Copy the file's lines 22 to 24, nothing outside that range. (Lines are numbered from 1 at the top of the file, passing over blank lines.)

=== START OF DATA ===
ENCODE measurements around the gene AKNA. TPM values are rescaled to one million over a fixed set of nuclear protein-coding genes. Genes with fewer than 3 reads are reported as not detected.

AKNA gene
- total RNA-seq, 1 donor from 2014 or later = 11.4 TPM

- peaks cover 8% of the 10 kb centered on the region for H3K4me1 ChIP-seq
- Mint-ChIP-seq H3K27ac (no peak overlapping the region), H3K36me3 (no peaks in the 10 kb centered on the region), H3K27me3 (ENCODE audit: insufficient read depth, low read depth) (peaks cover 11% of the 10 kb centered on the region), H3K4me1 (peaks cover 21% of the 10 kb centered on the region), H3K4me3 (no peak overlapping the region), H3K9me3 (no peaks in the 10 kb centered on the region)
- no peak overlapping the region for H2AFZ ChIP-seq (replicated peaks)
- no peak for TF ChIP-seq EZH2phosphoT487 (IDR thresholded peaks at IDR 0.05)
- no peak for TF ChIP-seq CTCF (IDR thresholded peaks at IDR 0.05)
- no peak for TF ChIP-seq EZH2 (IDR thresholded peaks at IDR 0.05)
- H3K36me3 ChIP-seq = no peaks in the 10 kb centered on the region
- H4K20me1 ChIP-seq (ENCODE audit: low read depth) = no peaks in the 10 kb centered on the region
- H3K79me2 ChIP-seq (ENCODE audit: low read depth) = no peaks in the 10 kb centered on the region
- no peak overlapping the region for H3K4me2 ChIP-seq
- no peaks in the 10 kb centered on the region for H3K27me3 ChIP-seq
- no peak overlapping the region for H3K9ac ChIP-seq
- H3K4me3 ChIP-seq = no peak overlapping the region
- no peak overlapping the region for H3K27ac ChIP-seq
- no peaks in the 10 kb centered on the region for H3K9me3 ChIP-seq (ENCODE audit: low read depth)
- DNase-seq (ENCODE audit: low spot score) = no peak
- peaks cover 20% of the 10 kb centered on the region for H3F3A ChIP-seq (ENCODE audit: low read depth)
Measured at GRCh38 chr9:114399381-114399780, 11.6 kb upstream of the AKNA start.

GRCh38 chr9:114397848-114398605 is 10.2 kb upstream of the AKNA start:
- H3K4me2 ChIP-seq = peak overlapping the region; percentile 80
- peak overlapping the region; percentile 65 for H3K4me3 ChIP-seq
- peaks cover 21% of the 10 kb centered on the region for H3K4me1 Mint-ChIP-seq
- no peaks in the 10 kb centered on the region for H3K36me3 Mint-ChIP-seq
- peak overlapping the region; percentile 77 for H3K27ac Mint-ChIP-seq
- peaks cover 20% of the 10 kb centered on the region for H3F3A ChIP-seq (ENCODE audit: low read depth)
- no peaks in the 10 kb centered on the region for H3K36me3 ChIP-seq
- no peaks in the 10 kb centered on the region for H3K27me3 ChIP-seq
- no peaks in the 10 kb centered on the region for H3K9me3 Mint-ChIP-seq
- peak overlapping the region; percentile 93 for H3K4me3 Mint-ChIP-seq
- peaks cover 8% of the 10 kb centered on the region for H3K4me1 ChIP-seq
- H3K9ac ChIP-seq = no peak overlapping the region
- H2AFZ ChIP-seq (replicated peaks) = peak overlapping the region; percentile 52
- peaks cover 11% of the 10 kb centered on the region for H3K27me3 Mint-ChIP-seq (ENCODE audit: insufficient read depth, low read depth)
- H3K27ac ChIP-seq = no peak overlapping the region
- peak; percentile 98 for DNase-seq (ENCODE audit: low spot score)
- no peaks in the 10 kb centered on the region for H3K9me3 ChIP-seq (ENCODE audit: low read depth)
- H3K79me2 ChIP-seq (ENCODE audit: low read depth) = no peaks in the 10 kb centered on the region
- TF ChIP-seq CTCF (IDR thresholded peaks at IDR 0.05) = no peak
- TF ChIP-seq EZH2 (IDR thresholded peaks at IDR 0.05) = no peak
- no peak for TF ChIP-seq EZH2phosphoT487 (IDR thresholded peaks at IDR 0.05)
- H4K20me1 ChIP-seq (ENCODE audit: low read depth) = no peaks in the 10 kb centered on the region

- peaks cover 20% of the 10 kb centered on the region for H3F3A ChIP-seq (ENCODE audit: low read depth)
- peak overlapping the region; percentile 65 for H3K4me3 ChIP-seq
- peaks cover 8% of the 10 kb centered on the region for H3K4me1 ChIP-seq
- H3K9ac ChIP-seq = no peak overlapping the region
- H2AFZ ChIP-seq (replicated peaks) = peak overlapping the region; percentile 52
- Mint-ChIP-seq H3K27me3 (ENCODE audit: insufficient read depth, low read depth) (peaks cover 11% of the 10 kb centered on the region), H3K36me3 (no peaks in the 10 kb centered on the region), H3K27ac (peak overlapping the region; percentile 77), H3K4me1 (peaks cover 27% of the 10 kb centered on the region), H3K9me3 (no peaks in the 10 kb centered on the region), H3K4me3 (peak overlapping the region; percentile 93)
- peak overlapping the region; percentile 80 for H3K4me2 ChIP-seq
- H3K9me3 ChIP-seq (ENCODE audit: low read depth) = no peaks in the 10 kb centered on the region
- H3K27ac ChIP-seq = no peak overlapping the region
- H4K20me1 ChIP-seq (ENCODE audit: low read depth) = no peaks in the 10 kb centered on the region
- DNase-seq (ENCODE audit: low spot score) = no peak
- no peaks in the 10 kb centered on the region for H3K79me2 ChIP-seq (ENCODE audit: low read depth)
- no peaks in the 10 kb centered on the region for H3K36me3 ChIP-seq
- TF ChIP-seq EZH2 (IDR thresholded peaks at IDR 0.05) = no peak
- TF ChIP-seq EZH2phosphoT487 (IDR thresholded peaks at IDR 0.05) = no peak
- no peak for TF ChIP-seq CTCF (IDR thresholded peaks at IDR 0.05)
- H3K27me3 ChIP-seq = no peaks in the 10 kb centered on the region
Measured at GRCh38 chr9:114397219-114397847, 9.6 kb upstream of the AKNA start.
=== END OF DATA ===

GRCh38 chr9:114397848-114398605 is 10.2 kb upstream of the AKNA start:
- H3K4me2 ChIP-seq = peak overlapping the region; percentile 80
- peak overlapping the region; percentile 65 for H3K4me3 ChIP-seq